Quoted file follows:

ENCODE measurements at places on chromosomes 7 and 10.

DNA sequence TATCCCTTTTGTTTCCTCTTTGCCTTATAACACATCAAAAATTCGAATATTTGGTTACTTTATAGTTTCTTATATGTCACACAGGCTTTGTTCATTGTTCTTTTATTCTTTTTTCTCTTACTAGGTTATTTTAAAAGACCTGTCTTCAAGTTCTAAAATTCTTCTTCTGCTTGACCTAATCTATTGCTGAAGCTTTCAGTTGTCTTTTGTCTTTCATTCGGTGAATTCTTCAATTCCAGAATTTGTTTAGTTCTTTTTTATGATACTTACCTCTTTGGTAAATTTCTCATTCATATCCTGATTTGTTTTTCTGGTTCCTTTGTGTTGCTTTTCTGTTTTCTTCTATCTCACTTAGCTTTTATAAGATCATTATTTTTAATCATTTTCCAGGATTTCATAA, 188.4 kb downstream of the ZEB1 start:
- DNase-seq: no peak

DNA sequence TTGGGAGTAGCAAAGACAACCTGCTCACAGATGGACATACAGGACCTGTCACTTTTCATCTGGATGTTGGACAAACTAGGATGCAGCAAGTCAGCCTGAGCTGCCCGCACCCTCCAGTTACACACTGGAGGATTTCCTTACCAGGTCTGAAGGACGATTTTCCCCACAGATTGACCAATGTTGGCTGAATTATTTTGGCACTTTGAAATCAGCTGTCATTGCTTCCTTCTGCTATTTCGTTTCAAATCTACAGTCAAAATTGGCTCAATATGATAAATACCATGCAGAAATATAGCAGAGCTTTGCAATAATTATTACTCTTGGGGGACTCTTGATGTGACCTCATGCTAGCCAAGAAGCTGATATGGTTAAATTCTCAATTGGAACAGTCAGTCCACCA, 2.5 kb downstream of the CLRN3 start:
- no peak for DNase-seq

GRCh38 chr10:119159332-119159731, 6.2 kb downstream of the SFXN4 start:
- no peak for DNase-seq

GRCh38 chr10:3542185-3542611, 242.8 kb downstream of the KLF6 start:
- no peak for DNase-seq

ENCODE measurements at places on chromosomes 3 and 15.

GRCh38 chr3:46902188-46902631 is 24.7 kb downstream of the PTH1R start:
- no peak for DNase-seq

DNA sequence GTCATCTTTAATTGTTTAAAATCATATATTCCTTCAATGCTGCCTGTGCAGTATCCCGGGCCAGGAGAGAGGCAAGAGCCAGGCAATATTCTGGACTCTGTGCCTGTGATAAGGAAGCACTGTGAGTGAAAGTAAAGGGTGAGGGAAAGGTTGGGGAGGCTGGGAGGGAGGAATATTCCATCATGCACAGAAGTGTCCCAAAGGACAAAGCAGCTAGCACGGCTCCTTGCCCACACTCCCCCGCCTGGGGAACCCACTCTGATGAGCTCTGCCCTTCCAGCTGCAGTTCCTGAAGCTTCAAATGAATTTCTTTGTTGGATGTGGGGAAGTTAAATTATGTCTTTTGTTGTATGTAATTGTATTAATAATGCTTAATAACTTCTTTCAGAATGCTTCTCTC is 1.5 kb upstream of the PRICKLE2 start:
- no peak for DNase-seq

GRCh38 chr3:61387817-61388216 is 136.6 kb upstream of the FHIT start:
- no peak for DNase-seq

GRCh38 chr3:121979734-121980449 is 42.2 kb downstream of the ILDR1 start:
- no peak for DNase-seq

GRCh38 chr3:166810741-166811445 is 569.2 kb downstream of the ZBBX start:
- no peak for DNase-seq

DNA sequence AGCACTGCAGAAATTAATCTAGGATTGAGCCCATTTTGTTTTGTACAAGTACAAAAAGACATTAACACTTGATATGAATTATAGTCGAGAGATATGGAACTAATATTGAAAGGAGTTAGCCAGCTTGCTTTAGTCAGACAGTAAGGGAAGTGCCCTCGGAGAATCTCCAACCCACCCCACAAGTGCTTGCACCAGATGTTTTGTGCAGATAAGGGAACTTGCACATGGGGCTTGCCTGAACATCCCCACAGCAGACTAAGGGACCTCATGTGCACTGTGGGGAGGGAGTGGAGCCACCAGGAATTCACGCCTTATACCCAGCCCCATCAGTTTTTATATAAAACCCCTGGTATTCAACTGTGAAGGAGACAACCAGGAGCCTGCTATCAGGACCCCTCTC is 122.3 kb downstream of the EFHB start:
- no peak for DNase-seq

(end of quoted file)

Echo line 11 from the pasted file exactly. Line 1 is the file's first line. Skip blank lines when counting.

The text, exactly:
GRCh38 chr3:46902188-46902631 is 24.7 kb downstream of the PTH1R start: